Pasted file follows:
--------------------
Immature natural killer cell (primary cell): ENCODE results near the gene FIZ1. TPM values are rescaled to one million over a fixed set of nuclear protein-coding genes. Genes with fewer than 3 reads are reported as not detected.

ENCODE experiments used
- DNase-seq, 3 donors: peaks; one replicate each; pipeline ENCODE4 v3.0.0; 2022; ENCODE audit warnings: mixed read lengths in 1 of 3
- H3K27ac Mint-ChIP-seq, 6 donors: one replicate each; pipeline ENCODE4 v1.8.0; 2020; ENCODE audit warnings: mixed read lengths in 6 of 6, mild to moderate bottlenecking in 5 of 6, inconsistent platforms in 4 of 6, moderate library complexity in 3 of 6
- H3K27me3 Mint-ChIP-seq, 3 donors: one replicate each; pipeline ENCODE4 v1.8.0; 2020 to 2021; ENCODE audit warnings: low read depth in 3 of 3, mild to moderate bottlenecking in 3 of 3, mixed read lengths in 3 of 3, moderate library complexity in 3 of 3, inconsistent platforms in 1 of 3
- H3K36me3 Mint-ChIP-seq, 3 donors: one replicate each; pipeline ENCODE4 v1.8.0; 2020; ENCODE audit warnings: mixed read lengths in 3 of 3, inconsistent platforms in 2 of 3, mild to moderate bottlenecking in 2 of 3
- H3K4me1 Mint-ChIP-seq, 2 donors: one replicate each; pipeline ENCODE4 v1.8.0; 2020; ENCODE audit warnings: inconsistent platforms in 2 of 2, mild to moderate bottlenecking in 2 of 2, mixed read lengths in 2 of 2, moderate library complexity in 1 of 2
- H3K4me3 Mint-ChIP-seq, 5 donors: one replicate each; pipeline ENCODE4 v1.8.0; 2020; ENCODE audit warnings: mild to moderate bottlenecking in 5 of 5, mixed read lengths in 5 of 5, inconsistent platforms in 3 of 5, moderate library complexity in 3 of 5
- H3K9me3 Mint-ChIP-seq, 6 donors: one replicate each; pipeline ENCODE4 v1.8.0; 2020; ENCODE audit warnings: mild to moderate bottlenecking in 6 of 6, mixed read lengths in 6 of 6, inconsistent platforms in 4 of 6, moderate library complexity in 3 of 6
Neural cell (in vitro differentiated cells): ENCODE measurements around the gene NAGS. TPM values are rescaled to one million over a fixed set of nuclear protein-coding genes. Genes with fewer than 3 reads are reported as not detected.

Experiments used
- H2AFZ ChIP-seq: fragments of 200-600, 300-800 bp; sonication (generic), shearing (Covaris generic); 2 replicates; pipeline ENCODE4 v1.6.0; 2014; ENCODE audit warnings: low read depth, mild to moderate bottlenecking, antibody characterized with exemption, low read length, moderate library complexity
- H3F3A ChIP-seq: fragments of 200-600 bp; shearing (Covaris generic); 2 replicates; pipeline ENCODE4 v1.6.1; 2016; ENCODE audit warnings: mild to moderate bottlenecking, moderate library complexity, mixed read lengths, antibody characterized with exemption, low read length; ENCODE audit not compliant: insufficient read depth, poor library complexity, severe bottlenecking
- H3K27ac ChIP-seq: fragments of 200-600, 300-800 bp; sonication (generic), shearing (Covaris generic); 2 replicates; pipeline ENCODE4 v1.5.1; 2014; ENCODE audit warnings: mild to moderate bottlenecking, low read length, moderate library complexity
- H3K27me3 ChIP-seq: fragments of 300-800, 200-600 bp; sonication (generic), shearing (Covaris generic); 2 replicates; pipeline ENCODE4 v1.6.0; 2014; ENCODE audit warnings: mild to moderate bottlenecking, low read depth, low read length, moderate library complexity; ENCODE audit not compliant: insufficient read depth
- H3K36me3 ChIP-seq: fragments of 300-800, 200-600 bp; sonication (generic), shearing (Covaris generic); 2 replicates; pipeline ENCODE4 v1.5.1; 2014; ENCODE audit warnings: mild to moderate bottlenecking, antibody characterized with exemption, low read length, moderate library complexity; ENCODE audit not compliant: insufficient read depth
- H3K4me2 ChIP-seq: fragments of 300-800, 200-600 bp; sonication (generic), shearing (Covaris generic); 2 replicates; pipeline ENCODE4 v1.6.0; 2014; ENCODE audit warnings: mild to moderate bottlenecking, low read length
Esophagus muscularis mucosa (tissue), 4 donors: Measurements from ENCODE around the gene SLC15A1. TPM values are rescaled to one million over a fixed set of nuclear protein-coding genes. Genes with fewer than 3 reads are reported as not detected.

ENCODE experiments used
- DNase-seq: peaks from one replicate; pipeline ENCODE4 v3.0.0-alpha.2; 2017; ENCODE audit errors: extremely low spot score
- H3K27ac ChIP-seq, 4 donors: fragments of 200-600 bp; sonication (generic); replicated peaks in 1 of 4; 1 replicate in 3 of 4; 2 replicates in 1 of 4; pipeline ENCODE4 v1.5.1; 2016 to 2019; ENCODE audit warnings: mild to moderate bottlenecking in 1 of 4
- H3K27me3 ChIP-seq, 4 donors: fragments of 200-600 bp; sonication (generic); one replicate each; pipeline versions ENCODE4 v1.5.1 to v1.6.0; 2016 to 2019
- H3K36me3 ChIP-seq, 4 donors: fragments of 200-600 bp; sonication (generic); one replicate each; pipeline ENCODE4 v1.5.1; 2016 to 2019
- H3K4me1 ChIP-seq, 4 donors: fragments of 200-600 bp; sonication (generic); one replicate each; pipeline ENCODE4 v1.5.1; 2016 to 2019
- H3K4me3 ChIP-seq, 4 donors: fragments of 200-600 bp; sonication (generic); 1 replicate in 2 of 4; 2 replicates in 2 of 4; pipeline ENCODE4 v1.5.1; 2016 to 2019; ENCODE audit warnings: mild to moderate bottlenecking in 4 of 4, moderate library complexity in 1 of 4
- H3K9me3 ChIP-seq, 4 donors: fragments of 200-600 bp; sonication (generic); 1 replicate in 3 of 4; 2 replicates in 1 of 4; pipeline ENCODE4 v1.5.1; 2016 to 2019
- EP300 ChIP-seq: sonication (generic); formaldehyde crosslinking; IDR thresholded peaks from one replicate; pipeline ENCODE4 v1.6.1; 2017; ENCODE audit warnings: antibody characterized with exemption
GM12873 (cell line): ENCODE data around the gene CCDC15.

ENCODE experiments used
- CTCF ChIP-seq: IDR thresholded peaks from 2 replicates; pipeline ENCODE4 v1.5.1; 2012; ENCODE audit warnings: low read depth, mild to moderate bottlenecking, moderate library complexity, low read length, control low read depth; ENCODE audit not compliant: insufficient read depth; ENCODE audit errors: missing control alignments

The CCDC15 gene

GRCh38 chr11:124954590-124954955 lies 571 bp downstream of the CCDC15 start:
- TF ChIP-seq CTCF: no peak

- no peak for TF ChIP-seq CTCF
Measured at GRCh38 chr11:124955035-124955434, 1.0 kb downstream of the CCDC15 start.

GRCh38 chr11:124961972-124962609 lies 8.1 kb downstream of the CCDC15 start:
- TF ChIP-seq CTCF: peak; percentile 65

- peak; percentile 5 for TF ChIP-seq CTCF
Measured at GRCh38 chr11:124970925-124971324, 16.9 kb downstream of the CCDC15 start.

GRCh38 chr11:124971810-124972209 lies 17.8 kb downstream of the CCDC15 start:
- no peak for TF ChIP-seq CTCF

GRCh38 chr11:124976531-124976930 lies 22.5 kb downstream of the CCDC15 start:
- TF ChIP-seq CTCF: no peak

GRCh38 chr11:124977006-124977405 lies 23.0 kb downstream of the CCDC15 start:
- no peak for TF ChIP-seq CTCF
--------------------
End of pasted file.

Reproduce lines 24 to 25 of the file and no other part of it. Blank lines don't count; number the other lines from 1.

- H3K4me1 ChIP-seq, 4 donors: fragments of 200-600 bp; sonication (generic); one replicate each; pipeline ENCODE4 v1.5.1; 2016 to 2019
- H3K4me3 ChIP-seq, 4 donors: fragments of 200-600 bp; sonication (generic); 1 replicate in 2 of 4; 2 replicates in 2 of 4; pipeline ENCODE4 v1.5.1; 2016 to 2019; ENCODE audit warnings: mild to moderate bottlenecking in 4 of 4, moderate library complexity in 1 of 4